‘One of the most jaw-dropping collections of old master paintings anywhere in the world’. The Guardian
‘Welcome to the best room in London’. The Times
‘***** the gallery now looks twice as big, twice as grand, and twice as glamorous as it did before’. The Telegraph
‘Though it is state of the art, the gallery looks splendidly 19th-century’. The Economist
The Great Gallery, one of the finest collections of Old Master paintings in the world, has reopened with a new hang following its two-year refurbishment. Described as “the greatest picture gallery in Europe” by art historian Kenneth Clark, the Great Gallery is a collection from which we all know at least one picture. The display features some of art history’s most familiar sights, including Hals’ The Laughing Cavalier, Rubens’ The Rainbow Landscape, Poussin’s A Dance to the Music of Time and Velázquez’ The Lady with a Fan.
The reopening has provided an opportunity to reconsider the hang and showcase the cultural dialogue that was occurring between the major centres of seventeenth-century artistic creativity – Italy, Spain, the Netherlands and France. Exhibiting artists from these great national schools side-by-side makes the Great Gallery hang unique for an art gallery, reveals the museum’s origins as a private collection, and offers the viewer a rewarding and immersive experience. We even captured the full re-hang from April to September on a time-lapse camera, the video of which can be viewed by clicking here.
Key to the extensive refurbishment is the reconfiguration of the gallery’s ceiling, which will now feature a large central lay light, replacing the most recent 1970s design and reflecting the ceiling in the time of Sir Richard Wallace. This will allow the space to be filled with daylight, which will be carefully controlled to ensure a safe environment for the works of art and provide the best modern viewing conditions, assisted by an advanced new lighting scheme. Other changes will see all internal decorations and gilding refreshed, the replacement of the old wall fabric with a vibrant, crimson silk damask and the installation of decorative wainscot panelling.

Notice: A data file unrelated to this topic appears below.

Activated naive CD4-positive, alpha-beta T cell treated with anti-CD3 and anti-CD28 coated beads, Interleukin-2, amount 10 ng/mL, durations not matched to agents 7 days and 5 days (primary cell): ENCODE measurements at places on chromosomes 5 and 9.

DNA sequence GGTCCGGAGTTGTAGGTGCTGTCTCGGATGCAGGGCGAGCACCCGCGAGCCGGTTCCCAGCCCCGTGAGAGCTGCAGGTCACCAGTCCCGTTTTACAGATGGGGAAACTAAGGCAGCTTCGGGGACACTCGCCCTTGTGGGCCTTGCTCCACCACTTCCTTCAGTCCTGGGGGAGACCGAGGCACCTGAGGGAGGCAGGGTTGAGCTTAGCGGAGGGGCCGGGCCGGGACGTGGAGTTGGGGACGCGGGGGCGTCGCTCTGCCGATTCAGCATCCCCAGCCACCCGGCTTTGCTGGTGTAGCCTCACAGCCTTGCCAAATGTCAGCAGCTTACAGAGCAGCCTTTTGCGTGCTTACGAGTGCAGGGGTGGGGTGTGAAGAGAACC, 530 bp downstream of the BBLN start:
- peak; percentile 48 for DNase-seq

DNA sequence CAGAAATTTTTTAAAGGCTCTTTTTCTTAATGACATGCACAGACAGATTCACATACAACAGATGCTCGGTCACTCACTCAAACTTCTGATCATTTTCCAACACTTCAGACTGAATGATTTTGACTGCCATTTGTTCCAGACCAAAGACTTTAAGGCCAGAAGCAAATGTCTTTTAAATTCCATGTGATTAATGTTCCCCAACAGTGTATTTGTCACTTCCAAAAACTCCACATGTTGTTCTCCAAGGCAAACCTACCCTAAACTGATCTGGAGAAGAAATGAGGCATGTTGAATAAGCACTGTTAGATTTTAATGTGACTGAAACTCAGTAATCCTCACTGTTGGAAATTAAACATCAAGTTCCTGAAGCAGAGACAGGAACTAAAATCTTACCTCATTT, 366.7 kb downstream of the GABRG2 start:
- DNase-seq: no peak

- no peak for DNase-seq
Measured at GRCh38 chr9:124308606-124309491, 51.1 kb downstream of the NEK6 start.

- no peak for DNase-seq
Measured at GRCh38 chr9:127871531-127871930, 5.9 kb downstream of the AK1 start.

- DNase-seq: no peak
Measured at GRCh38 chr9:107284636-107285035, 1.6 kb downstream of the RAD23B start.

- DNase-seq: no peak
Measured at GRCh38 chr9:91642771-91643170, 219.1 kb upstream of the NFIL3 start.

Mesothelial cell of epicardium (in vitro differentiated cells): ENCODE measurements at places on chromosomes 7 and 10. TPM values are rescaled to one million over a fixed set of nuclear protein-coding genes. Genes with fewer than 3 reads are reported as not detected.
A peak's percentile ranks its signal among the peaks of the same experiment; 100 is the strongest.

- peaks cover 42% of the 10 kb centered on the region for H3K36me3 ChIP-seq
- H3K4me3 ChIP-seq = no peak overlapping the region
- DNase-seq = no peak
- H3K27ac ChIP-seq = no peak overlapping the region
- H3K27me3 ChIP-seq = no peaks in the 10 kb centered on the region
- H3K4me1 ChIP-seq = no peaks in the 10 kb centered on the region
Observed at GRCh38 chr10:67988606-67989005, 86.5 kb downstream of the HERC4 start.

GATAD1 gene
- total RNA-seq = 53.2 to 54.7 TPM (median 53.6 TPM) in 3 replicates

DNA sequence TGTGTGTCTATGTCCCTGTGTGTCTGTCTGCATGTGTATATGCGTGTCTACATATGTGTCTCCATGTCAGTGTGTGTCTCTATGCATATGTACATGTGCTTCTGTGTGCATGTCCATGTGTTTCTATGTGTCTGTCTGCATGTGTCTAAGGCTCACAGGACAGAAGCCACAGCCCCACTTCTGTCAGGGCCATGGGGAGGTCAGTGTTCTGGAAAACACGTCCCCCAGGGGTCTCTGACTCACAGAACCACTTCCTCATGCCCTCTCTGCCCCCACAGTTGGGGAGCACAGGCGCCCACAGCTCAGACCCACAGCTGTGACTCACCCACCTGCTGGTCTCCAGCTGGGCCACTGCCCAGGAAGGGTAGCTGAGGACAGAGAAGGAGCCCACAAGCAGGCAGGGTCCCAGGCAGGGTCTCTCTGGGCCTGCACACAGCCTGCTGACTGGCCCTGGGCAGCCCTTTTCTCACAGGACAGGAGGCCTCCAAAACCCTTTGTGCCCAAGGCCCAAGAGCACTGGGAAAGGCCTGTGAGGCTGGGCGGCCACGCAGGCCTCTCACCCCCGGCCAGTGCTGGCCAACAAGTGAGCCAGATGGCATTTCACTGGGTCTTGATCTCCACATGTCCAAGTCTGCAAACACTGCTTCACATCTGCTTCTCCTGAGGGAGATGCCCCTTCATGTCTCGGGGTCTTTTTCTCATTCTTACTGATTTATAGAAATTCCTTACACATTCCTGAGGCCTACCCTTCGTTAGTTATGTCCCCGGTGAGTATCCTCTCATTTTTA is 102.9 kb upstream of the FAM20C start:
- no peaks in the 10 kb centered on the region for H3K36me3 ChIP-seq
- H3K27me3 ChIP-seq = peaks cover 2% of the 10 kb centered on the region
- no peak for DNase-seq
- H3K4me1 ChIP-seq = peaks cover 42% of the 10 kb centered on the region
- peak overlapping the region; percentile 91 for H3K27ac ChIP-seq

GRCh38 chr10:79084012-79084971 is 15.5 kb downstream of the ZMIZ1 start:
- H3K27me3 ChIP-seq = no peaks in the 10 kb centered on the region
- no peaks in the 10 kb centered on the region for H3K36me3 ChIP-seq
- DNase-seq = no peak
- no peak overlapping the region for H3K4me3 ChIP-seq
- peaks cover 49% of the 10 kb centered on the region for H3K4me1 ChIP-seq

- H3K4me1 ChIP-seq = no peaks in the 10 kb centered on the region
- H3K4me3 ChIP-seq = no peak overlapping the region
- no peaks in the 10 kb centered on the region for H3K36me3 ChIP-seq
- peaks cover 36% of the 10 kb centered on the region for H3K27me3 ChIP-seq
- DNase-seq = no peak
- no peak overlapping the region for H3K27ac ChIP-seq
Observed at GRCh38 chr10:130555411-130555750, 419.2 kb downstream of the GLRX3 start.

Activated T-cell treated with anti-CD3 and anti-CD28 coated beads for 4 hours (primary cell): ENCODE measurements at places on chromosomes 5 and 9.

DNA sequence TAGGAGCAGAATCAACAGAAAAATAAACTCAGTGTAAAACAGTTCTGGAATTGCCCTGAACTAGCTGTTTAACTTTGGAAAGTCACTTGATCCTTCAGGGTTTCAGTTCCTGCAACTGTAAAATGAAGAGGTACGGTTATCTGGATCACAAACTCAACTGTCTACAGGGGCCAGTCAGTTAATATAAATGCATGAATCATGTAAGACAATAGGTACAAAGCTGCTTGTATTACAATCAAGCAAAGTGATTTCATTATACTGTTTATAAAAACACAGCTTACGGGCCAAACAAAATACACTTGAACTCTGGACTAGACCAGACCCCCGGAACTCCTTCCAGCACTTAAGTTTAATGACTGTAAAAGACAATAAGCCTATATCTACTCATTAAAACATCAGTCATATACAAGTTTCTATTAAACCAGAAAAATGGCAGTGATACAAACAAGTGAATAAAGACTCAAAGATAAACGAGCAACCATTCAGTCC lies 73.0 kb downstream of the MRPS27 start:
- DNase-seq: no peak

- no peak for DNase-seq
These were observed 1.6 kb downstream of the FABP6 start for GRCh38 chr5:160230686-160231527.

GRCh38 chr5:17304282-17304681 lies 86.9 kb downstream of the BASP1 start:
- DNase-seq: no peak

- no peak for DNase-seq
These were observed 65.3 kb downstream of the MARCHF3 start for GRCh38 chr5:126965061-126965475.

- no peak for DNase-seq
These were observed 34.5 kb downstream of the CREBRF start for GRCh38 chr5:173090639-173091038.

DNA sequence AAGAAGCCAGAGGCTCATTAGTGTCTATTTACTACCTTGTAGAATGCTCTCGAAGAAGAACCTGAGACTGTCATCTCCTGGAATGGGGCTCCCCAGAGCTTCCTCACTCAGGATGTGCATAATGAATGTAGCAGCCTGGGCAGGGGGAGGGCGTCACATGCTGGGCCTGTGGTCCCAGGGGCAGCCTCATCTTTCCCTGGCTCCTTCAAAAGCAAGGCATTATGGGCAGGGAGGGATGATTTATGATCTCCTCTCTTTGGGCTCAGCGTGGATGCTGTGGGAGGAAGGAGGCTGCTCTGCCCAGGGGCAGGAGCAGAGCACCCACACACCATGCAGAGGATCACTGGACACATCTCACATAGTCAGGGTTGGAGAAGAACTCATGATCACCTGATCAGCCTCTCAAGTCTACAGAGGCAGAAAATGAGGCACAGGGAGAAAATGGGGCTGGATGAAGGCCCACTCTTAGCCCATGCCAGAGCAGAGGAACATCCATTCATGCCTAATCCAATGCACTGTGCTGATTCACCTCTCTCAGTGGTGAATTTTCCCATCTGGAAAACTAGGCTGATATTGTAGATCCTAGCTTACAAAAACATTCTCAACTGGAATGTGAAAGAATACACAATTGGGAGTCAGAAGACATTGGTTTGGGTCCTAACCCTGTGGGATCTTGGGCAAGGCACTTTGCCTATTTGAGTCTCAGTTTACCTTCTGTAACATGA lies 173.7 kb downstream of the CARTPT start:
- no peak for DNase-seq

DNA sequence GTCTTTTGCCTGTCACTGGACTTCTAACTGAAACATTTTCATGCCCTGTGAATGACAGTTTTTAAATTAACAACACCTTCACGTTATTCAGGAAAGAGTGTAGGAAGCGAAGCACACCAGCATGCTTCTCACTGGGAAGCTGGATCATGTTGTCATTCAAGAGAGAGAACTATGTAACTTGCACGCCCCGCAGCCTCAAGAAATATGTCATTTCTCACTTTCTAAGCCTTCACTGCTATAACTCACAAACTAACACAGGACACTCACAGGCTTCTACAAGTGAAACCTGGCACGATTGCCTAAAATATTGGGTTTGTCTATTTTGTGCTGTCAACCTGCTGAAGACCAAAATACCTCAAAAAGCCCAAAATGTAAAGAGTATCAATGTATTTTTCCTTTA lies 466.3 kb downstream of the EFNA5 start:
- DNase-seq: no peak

The Great Gallery was built by Sir Richard Wallace between 1872-5 as part of his major extension of Hertford House to accommodate his collection’s move from Paris to London. As was typical for great private residences, the Gallery was positioned behind the private living quarters in order to create a magnificent impact at the culmination of any visit. Constructed over what had originally been a mews behind the house, the vast space would have been hugely impressive to the small groups of guests who were privileged enough to be shown the collection. It was characteristic of Wallace’s philanthropic nature that he lent many of his works of art to the Bethnal Green Museum in one of the poorest parts of London during this re-development. The exhibition drew huge crowds and helped to make the collection famous in England.
The Great Gallery houses one of the world’s most important collections of Dutch and Flemish still lives by Weenix and Hondecoeter and, fittingly, two pairs of their majestic compositions of trophies of the hunt have been cleaned. The new Great Gallery display will also include some major pieces that were previously positioned elsewhere in the Collection. Lemoyne’s Perseus and Andromeda and Time Saving Truth from Falsehood and Envy will be introduced, two examples of dramatic French history painting that showcase the juncture between the seventeenth-century classicising style of Poussin and the more sensual and decorative eighteenth-century style of Lemoyne’s pupil Boucher, so ably represented elsewhere in the Collection. Lemoyne’s masterpiece, Perseus and Andromeda, can now be admired beside Titian’s picture of the same subject. This comparison demonstrates the great importance of Venetian Renaissance painting to the development of European art.
Titian was a link and inspiration for many of the great masters represented in the Great Gallery. His influence drew many to Italy, influenced by its colour, light and techniques. Some, such as Poussin and Claude, identified themselves as more Italian than French. Velázquez, Rubens, and his pupil, Van Dyck, all spent time there, as well as meeting and competing for commissions and patronage at the great courts of Europe. This fertile creative environment is reflected in the hang and will offer visitors a very special insight into the period and rare opportunity to see the greatest artists of the day united.
The reopening will be accompanied by an extensive programme of special events and evening openings.